The healthcare interpreter’s career path includes attaining a national interpreter certification. Interpreters are essential healthcare workers and an integral part of the patient care team. National certification puts the medical interpreter profession on par with other professions, including other allied healthcare professionals.
CCHI has offered an independent, national, comprehensive certification program to medical interpreters of all languages since 2009. We offer three types of certification credentials: the knowledge-based CoreCHI™ certification that is intended for interpreters of all languages, and the performance-based certifications: CoreCHI-P™ (for interpreters of all languages) and CHI™ that is available in Spanish, Arabic, and Mandarin.
Our CoreCHI™ and CHI™-Spanish certifications are accredited by the National Commission for Certifying Agencies (NCCA); these are the only accredited interpreter certifications in the U.S. CCHI is dedicated to supporting professional healthcare interpreters who value the power of education and certification.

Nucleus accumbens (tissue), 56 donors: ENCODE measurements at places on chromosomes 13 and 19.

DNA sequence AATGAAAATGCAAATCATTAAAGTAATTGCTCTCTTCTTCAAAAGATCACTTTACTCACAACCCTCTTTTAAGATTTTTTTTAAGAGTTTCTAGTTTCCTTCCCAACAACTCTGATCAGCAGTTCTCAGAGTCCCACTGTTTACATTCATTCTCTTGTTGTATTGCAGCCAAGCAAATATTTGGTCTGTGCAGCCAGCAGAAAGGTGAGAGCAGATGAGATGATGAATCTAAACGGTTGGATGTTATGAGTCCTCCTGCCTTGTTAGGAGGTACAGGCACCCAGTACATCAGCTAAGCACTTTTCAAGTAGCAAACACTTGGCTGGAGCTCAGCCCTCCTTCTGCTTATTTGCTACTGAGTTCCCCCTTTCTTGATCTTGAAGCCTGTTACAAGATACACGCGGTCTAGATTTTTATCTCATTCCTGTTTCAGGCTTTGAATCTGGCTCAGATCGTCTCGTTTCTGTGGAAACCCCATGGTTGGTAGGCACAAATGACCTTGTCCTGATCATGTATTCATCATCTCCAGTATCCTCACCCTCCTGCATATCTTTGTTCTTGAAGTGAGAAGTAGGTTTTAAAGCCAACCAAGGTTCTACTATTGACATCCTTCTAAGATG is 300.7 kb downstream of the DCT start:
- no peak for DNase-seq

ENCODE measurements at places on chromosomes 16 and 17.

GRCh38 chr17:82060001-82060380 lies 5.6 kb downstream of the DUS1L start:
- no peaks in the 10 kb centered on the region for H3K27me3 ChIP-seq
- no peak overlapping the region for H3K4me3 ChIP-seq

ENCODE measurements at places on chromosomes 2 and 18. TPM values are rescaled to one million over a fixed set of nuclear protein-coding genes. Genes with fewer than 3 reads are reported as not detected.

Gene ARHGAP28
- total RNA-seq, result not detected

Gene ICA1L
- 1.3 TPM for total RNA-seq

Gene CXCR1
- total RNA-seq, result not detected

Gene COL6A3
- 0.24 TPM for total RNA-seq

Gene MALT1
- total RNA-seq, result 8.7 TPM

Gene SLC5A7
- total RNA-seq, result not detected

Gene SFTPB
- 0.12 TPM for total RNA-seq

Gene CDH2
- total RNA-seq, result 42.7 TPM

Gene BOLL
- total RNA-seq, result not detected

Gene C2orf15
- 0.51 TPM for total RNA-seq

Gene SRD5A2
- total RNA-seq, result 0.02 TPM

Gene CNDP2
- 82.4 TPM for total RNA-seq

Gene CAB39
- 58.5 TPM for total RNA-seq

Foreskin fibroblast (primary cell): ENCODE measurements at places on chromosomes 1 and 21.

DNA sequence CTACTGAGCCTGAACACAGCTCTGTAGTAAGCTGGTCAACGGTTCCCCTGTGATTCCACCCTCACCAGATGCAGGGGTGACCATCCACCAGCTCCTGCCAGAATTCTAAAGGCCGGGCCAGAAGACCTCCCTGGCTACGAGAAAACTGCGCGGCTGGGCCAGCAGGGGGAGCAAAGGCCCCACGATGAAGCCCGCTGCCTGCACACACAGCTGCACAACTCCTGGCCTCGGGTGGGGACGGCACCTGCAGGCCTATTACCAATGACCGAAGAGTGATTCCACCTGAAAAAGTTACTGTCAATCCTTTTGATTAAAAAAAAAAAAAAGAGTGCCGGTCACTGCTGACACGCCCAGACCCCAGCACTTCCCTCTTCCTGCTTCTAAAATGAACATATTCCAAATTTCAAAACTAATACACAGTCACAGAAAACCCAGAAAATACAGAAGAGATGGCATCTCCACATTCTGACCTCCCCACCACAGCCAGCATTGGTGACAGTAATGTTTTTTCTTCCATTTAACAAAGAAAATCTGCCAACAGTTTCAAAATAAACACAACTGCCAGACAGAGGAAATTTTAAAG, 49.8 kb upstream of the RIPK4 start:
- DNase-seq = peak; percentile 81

To read more about CCHI’s 10+ years of certification efforts, click here.
CCHI launches the new CoreCHI-Performance™ credential with the monolingual interpreting performance ETOE™ (English-to-English) exam. This performance credential is available to interpreters of all languages.
We work with all stakeholders: interpreters, healthcare professionals, LSCs, and interpreter educators.
This National Certified Interpreter Registry includes CoreCHI™ and CHI™ certification recipients, as well as Candidates, CoreCHI™ Candidates, and CHI™ Candidates. Any “Candidate” status signifies that an interpreter is eligible to take a corresponding exam, but has not taken it yet.
Click on the download arrow symbol to the very right of the interpreter’s record to see a PDF document with the details about that interpreter’s certification.
Medical interpreters, like other members of the patient care team, encounter multiple instances of ethical and professional dilemmas during their day-to-day practice. CCHI is managing this Repository of Critical Incident Reports (CIRs) to offer a mechanism for sharing such instances in a systemic and public manner. We encourage all medical interpreters, managers of language services, and interpreter educators to submit CIRs for public review and consideration.
CCHI convenes experts in medical interpreting (in the U.S.) to hold national Virtual Interpreter Rounds. Panelists select critical incidents for discussion from this Repository.